5 years later, there's a part of this entry that still applies to my life. I can feel the fear bubbling up inside of me. Someday the fear will break and the sun will be a relief.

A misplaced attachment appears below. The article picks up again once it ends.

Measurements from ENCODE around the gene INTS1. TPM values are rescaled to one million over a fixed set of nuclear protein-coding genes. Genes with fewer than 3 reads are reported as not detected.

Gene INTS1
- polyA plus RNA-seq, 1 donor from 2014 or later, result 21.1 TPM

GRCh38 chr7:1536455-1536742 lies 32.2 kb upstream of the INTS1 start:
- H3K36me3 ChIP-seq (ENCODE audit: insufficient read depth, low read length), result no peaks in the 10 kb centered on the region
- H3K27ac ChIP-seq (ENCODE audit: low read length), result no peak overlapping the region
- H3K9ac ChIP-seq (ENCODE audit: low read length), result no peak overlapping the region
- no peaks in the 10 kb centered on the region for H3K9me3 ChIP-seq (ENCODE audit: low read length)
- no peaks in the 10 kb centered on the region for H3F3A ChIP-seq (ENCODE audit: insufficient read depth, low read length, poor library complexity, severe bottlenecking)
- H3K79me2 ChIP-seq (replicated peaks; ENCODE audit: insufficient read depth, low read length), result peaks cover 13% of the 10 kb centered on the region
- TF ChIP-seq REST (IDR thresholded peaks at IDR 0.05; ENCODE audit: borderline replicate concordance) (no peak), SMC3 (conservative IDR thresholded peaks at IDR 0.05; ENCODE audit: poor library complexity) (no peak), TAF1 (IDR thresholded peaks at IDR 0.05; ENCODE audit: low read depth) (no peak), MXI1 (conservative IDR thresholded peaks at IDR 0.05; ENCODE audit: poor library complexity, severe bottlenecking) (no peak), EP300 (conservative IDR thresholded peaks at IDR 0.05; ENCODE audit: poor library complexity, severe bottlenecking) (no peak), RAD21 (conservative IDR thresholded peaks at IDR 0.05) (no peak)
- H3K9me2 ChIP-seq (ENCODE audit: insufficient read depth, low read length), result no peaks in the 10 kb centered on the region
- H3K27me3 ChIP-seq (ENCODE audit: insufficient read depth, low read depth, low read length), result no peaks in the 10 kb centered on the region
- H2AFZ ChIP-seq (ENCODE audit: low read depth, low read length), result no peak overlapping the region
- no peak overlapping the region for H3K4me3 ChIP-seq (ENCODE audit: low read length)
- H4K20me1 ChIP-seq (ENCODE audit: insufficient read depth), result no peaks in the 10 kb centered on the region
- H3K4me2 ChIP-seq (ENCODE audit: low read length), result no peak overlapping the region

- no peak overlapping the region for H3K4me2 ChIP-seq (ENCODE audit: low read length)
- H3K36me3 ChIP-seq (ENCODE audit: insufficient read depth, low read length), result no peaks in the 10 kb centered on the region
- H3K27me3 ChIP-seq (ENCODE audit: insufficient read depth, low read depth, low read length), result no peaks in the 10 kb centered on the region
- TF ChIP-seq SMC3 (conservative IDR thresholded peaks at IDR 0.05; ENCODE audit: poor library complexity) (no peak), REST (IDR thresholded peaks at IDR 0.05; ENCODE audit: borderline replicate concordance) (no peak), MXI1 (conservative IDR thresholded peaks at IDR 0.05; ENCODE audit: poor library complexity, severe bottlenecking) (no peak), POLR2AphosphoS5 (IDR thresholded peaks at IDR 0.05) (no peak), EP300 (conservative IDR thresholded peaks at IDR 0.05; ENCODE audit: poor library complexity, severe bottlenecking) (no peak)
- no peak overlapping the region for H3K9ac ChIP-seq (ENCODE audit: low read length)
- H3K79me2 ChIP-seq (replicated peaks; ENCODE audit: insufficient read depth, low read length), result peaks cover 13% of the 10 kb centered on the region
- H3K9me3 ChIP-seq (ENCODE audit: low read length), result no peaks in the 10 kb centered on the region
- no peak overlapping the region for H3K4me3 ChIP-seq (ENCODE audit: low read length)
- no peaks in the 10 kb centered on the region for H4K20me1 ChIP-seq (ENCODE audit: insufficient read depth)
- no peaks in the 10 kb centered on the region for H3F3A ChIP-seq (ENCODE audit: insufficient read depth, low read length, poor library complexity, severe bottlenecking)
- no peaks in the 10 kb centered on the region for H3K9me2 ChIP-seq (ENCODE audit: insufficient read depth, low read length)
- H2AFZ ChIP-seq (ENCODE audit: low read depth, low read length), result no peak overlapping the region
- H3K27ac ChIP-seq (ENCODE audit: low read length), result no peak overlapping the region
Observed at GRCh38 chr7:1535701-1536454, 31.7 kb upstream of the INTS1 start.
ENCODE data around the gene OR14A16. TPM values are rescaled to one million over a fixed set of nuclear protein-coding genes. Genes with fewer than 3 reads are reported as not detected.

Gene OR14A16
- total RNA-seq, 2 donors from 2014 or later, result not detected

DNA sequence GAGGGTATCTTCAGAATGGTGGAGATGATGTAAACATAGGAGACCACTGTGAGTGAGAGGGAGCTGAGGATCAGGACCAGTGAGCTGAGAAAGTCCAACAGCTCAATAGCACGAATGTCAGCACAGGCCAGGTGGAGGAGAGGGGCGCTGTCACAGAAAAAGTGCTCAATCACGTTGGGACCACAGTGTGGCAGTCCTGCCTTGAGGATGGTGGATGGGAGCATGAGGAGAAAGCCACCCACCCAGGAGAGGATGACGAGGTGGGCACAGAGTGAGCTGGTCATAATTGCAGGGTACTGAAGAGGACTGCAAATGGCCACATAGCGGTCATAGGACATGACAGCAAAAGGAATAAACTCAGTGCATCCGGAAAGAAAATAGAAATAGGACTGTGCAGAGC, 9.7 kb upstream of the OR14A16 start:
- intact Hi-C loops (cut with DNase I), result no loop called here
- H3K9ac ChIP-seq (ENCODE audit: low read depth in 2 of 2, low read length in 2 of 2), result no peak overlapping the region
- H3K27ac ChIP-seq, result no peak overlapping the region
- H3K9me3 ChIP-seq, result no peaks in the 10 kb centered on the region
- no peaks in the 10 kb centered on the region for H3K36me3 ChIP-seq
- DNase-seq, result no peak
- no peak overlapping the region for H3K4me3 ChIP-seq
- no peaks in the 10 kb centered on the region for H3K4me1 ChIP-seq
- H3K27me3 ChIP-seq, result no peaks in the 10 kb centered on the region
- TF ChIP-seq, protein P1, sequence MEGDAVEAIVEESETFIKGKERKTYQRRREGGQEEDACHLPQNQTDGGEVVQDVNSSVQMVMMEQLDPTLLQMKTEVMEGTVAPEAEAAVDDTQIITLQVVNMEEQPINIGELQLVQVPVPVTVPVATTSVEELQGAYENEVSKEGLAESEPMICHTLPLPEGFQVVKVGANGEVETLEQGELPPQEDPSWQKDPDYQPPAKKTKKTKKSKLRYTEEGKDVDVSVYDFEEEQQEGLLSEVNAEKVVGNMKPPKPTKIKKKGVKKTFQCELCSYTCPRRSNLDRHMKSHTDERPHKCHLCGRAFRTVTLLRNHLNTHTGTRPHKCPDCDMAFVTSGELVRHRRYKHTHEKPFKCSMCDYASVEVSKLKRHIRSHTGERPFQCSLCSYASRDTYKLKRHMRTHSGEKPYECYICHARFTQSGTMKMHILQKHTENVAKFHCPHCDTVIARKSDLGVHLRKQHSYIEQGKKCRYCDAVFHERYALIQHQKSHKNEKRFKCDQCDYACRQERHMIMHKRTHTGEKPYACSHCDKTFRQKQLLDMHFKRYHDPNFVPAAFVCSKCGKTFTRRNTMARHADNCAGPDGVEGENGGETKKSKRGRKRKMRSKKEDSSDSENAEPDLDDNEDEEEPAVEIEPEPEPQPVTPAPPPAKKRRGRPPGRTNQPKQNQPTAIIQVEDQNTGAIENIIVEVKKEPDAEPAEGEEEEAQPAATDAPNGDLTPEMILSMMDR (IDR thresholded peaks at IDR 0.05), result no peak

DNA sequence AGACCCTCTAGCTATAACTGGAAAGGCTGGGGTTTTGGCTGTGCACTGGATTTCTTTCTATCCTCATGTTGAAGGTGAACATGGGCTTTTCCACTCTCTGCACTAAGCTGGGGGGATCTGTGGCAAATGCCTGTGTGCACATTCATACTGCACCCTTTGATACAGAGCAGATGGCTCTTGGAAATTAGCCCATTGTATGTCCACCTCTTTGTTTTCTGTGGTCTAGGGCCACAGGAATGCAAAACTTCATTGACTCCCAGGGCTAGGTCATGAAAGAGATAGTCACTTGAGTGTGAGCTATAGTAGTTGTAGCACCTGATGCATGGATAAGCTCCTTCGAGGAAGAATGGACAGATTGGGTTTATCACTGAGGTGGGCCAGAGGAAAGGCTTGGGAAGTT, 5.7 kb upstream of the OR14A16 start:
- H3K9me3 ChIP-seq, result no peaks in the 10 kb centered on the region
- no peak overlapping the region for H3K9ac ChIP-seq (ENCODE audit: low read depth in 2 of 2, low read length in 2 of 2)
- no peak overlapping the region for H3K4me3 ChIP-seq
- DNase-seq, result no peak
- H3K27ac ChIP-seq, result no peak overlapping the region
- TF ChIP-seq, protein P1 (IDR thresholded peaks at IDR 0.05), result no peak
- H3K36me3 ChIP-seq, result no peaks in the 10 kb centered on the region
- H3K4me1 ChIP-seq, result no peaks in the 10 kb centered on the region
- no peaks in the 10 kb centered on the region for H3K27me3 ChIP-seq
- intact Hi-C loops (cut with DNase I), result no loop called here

'The summer had always been the cruelest to her. Which, when she thought about, didn't surprise her in the least. The snow, the rain, sat by her bed and stroked her hair. The cold weather had a way of crawling under the covers with her and looking at her with sympathetic clouds. "I know" it would say. "It's such a tragedy" it would say. The sun, however, did not offer comfort. It dried her up and made her go without. While others waited all year long to shed their heavy coats and dawn their drugstore sunglasses, she had to force herself to open her window and let the winter air out. She dreaded the long nights and the lonely thoughts that were brought on by the inability to sleep in hot, tangled linen sheets. The only peace she found came from the long midnight drives she took through the town when everyone had fallen asleep. She weaved in and out down the clustered green roads with her hand out the window, stretched as far as she could reach. She drove until her grip on the steering wheel loosened, until her eyes were stuck open in a zone of exhaustion. She drove until she had listened to the same song so many times she forgot there was music playing at all. Until midnight turned to morning and she could go home knowing she had been somewhere, if only around and around and around. She searched those winding country roads for a sign that her life would someday take on the physical adaptation of the way it played out in her head. That her intense love would someday find it's way into something tangible. She drove the same roads night after night, over and over. It had to be there, she thought. Somewhere in the green hills, down under the trees maybe, where the cows sought shelter from the same unrelenting summer sun. Hidden, presumably lifeless in the great lush of all the June greenery. Or maybe it was waiting to explode with the fireworks in a blast of hot Fourth of July sky. So she searched at night when the stars came out. And in the morning, when she awoke blurry eyed with the birds and the buzzing of another searing August day, she glanced again at the empty spot on her dresser where she was saving a place for her fate. And she did not tell of where she had been, or why she closed her curtains against the blare and hid for another day, from the sun. Because the summer had always been the cruelest to her.'